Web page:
In this forum please examine the Supreme Court’s use of judicial review. One reason the Supreme Court is unique is the practice of judicial review. Judicial review is the power of a court to decide the constitutionality of laws or of the acts of a government official. In other words, the Court’s power of “judicial review” refers to its authority to review laws and executive action and strike them down when it deems them unconstitutional. This power insures that the Court is well positioned to protect individual rights and to apply the Constitution to new situations as they arise.
In 1803, Marbury v. Madison made clear this power of judicial review. Please be sure to review the lesson for week 2 where you will see a thorough outline of Marbury v. Madison and more explanation of judicial review.
In the decision, Chief Justice John Marshall wrote that it was the duty of the Supreme Court to strike down unconstitutional laws. Ironically, the practice of judicial review is not outlined in the Constitution, but the Court is expected to assume this role.
Hamilton argued that judicial review made sure that the people, through the Constitution, would have power over legislatures. Madison argued that independent judges would be more appropriate arbiters of the Constitution than the chaos and factionalism of the political process.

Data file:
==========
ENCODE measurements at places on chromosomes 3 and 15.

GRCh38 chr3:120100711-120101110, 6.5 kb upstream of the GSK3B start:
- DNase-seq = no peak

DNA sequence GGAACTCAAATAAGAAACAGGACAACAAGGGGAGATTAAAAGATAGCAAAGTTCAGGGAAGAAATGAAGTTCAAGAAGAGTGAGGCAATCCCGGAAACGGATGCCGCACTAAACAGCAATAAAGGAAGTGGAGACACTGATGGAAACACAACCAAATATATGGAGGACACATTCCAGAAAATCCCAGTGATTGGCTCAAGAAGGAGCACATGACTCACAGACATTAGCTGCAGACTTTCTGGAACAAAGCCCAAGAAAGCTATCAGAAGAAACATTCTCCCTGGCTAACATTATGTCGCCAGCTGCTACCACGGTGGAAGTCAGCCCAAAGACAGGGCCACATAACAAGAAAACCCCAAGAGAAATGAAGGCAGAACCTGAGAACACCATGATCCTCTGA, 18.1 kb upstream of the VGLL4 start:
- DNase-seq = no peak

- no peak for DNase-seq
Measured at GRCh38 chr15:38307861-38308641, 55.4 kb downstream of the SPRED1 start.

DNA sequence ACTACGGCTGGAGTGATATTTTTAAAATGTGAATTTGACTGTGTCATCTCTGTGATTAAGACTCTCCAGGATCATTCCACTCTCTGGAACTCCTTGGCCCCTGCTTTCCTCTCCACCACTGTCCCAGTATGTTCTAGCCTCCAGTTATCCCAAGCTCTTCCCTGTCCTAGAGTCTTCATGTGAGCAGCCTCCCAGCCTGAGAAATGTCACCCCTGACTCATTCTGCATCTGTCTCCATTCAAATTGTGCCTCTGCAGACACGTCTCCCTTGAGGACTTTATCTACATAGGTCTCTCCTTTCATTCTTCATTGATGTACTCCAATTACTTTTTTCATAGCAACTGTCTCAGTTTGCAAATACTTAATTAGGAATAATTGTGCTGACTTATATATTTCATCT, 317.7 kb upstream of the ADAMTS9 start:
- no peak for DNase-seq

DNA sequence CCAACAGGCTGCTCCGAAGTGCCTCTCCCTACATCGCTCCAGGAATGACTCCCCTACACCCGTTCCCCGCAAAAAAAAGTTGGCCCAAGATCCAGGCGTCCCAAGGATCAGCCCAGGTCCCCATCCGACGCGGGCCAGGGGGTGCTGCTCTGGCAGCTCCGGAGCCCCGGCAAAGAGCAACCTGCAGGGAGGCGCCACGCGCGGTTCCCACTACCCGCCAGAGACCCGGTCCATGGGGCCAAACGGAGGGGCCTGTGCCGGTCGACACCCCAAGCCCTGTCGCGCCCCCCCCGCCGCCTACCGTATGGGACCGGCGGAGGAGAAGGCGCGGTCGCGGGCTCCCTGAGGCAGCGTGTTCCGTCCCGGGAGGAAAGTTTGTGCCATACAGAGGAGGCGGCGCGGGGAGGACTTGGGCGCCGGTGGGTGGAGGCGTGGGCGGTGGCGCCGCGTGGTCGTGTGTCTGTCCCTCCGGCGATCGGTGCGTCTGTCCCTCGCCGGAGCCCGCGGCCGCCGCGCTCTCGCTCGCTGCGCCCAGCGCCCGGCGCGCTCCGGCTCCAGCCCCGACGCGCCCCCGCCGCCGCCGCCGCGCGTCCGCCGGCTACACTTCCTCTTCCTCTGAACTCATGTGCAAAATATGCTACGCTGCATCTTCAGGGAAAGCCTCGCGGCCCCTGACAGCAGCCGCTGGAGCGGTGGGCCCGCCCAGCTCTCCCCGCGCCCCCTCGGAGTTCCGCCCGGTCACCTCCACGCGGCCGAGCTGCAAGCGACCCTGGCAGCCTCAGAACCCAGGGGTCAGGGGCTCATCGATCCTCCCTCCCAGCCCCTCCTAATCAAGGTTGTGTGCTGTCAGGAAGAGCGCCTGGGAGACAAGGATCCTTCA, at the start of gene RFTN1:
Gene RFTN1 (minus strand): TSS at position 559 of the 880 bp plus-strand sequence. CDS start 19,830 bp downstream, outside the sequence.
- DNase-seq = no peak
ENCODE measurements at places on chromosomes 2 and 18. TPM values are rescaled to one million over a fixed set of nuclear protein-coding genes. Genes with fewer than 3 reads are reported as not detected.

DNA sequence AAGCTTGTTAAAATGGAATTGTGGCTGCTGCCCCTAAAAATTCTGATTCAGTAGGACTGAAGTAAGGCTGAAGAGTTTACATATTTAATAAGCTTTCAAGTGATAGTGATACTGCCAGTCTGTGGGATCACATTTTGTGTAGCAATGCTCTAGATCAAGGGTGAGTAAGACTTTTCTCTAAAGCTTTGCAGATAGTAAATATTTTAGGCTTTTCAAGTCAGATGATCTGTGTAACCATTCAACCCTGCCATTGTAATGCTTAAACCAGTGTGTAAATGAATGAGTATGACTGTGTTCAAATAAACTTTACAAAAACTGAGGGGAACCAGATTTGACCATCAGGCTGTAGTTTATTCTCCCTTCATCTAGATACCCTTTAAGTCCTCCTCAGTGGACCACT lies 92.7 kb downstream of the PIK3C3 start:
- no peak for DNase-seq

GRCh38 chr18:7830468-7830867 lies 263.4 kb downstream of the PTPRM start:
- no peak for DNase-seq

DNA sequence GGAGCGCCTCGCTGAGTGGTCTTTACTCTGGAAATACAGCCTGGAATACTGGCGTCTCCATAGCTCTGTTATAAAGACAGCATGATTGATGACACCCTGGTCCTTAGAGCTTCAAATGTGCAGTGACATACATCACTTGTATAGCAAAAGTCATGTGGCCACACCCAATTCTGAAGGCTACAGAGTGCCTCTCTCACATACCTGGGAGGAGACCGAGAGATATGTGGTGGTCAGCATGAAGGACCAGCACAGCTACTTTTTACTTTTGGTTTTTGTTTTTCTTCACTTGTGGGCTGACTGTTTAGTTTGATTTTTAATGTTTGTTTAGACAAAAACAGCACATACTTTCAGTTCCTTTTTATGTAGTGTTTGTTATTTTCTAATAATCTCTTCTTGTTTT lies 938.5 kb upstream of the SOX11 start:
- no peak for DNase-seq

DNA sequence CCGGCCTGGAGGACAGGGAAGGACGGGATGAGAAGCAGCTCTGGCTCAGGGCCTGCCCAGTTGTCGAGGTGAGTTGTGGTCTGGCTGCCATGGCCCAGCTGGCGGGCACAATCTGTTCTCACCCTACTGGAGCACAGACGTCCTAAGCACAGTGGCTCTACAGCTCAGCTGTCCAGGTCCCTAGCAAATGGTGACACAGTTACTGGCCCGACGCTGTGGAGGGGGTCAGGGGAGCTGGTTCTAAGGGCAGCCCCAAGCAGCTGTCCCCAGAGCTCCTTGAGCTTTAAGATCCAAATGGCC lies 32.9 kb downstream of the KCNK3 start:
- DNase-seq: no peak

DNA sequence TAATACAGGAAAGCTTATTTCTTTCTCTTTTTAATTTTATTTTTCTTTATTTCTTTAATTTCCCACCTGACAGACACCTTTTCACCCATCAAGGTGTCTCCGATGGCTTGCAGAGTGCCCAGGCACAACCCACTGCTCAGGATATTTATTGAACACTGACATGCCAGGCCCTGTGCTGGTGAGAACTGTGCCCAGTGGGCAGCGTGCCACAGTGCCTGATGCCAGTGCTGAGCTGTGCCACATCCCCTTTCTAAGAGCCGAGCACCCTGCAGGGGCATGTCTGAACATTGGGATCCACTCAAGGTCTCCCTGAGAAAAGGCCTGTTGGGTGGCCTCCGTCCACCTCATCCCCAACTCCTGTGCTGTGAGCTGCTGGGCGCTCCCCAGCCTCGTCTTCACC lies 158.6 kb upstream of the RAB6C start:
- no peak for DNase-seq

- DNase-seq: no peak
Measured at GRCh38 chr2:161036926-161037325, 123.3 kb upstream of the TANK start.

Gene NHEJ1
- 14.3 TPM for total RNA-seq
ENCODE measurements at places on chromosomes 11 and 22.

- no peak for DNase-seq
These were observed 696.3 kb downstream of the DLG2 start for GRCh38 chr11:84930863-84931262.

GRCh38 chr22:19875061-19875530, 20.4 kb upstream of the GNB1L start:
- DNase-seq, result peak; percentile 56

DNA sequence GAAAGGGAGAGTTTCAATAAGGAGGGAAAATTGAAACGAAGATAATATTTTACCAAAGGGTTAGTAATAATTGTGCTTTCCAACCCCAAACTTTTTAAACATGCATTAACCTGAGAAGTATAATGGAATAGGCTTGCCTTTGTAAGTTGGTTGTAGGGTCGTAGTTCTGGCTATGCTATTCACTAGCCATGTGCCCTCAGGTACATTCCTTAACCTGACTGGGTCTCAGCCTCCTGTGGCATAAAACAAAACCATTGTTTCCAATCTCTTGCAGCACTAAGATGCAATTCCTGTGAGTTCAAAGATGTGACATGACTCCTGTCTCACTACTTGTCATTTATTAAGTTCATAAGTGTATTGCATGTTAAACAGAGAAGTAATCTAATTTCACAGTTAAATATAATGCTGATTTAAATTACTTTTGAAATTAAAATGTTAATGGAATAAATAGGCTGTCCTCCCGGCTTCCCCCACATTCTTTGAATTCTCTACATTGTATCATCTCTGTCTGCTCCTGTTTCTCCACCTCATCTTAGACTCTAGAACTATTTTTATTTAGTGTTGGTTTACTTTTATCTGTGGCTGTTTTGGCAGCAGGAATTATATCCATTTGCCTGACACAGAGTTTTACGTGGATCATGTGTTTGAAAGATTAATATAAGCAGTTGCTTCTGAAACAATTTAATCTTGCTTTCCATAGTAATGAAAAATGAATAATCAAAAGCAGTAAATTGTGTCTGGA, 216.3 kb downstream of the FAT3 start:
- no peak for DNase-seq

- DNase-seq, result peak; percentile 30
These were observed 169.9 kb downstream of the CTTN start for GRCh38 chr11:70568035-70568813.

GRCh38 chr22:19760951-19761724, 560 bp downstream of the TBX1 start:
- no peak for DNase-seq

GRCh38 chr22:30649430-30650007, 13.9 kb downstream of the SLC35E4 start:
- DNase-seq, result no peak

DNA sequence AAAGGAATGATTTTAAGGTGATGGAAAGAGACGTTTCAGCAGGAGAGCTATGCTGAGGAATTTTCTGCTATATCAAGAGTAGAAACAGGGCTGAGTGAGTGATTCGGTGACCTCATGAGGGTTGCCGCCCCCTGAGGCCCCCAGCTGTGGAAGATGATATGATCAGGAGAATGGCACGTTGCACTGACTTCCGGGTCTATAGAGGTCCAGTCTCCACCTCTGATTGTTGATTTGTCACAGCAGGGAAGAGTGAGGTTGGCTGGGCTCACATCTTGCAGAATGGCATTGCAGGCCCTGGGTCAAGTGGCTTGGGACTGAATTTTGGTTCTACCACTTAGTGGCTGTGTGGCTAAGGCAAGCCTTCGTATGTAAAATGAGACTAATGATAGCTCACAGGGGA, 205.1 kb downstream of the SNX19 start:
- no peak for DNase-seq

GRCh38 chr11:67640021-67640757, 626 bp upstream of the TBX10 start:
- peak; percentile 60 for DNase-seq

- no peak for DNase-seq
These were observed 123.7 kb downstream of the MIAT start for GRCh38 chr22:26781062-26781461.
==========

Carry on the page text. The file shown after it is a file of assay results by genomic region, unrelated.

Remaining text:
Do you think it is a problem for the Court to have such an immense power even though it is not specifically granted to them in the Constitution? If the origins of judicial review are not found in the Constitution, what grants the Court this power? Did the framers intend the Supreme Court to possess the power of judicial review?
How has the Court done with this role of exercising judicial review? Please choose one of these three recent cases cases involving judicial review. Review the summary of the case at the link below and discuss in your initial forum post how the Court exercised judicial review specifically in this case and if you believe it was a proper execution of this power.
CITIZENS UNITED V. FEDERAL ELECTION COMMISSION
BURWELL V. HOBBY LOBBY STORES
OBERGEFELL V. HODGES